St Mungo's Church, Dearham facts for kids
Quick facts for kidsSt Mungo's Church, Dearham
St Mungo's Church, Dearham, from the south
|OS grid reference||NY 072 363|
|Website||Dearham, St Mungo|
|Heritage designation||Grade I|
|Designated||3 March 1967|
|Architect(s)||C. J. Ferguson (north aisle)|
|Style||Norman, Gothic Revival|
|Groundbreaking||Late 12th century|
|Materials||Sandstone, slate roofs|
|Vicar(s)||Revd Canon Mary Day|
St Mungo's Church is in the village of Dearham, Cumbria, England. The church is dedicated to St Mungo, also known as Kentigern, the apostle of Strathclyde. It is an active Anglican parish church in the deanery of Solway, the archdeaconry of West Cumberland, and the diocese of Carlisle. The church is recorded in the National Heritage List for England as a designated Grade I listed building.
St Mungo's dates from the late 12th century, and the chancel was added in the 13th century. The architectural historian Nikolaus Pevsner was of the opinion that the Norman features, including the south door and some windows, date from about 1170–90, and that the tunnel vault in the lowest stage of the tower is also from this period or "a little later". The north aisle was added by C. J. Ferguson in 1882.
The church is constructed in sandstone with green slate roofs. The foundations incorporate stones from former Roman buildings. Its plan consists of a three-bay nave with a north aisle and south porch, and a two-bay chancel at a lower level. At the west end is a square tower in three storeys. It has a two-light west window and two-light bell openings, and other small windows on each face. It is possible that this was a pele tower. The roofs have coped gables and cross finials. In the nave and the aisle the windows date from the 19th century, while the windows in the chancel are original; also in the chancel is a priest's doorway. Medieval graveslabs are built into the wall of the aisle.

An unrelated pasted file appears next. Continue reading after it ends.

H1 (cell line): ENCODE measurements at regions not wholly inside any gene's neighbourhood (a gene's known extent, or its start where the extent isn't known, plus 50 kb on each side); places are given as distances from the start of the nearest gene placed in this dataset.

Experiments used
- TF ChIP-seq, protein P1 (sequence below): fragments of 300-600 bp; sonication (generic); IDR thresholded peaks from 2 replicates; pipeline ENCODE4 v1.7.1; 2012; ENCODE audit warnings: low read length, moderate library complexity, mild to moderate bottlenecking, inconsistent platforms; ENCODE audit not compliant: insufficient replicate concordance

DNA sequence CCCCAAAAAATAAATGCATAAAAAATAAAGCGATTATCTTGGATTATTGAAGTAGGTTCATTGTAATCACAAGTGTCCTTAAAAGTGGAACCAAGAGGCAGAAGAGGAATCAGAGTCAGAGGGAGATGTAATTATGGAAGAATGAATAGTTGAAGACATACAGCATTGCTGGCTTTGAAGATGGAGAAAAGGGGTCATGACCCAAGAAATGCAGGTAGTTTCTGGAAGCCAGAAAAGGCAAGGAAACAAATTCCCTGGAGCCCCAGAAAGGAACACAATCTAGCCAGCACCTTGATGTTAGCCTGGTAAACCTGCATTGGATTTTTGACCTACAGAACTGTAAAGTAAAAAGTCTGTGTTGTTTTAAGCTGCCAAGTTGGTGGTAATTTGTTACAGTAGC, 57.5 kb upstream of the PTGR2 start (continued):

The font is Norman, and is carved with representations of dragons and various patterns. The roof, fittings and furniture all date from the 19th century. The only stained glass is in the east window; it is by Clayton and Bell and depicts the Ascension. Pevsner refers to the "remarkable collection of Anglo-Danish fragments". These carved stones include a wheel-head cross standing 5 feet 4 inches (1.63 m) high; the Adam stone, with depictions of standing figures holding hands, a bearded head and the word "Adam"; and the Kenneth Cross, commemorating Saint Cenydd, with images of a man on a horse, and a bird facing a man.
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